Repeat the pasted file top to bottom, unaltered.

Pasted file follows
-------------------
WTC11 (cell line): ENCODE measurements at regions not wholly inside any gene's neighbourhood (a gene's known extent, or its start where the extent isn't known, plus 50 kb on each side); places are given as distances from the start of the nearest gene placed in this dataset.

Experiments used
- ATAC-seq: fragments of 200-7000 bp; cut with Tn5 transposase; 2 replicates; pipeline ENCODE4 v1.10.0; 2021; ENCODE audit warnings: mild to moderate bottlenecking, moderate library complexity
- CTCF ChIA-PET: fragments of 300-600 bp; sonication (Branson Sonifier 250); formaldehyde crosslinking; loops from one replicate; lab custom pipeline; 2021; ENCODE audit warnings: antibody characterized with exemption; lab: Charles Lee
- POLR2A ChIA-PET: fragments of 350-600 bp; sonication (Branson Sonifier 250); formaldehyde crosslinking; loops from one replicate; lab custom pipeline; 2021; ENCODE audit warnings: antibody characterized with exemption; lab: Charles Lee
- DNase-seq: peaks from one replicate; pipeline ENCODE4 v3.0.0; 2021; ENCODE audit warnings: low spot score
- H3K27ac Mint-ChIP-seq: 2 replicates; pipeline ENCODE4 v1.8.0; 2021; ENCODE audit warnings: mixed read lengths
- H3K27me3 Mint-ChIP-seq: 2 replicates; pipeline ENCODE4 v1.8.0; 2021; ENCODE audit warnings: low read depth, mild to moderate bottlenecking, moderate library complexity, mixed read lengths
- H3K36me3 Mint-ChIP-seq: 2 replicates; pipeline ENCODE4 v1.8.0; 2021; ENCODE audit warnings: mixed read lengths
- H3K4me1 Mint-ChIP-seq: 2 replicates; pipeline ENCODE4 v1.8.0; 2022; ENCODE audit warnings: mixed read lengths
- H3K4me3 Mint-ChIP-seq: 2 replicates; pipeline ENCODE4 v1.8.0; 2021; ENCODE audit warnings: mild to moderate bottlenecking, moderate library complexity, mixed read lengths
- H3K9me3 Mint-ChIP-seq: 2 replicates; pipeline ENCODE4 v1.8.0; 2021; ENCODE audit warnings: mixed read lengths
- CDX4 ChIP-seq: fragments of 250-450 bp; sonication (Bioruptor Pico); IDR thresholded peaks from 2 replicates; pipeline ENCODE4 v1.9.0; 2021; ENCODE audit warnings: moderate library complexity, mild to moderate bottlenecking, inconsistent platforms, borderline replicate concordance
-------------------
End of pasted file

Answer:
WTC11 (cell line): ENCODE measurements at regions not wholly inside any gene's neighbourhood (a gene's known extent, or its start where the extent isn't known, plus 50 kb on each side); places are given as distances from the start of the nearest gene placed in this dataset.

Experiments used
- ATAC-seq: fragments of 200-7000 bp; cut with Tn5 transposase; 2 replicates; pipeline ENCODE4 v1.10.0; 2021; ENCODE audit warnings: mild to moderate bottlenecking, moderate library complexity
- CTCF ChIA-PET: fragments of 300-600 bp; sonication (Branson Sonifier 250); formaldehyde crosslinking; loops from one replicate; lab custom pipeline; 2021; ENCODE audit warnings: antibody characterized with exemption; lab: Charles Lee
- POLR2A ChIA-PET: fragments of 350-600 bp; sonication (Branson Sonifier 250); formaldehyde crosslinking; loops from one replicate; lab custom pipeline; 2021; ENCODE audit warnings: antibody characterized with exemption; lab: Charles Lee
- DNase-seq: peaks from one replicate; pipeline ENCODE4 v3.0.0; 2021; ENCODE audit warnings: low spot score
- H3K27ac Mint-ChIP-seq: 2 replicates; pipeline ENCODE4 v1.8.0; 2021; ENCODE audit warnings: mixed read lengths
- H3K27me3 Mint-ChIP-seq: 2 replicates; pipeline ENCODE4 v1.8.0; 2021; ENCODE audit warnings: low read depth, mild to moderate bottlenecking, moderate library complexity, mixed read lengths
- H3K36me3 Mint-ChIP-seq: 2 replicates; pipeline ENCODE4 v1.8.0; 2021; ENCODE audit warnings: mixed read lengths
- H3K4me1 Mint-ChIP-seq: 2 replicates; pipeline ENCODE4 v1.8.0; 2022; ENCODE audit warnings: mixed read lengths
- H3K4me3 Mint-ChIP-seq: 2 replicates; pipeline ENCODE4 v1.8.0; 2021; ENCODE audit warnings: mild to moderate bottlenecking, moderate library complexity, mixed read lengths
- H3K9me3 Mint-ChIP-seq: 2 replicates; pipeline ENCODE4 v1.8.0; 2021; ENCODE audit warnings: mixed read lengths
- CDX4 ChIP-seq: fragments of 250-450 bp; sonication (Bioruptor Pico); IDR thresholded peaks from 2 replicates; pipeline ENCODE4 v1.9.0; 2021; ENCODE audit warnings: moderate library complexity, mild to moderate bottlenecking, inconsistent platforms, borderline replicate concordance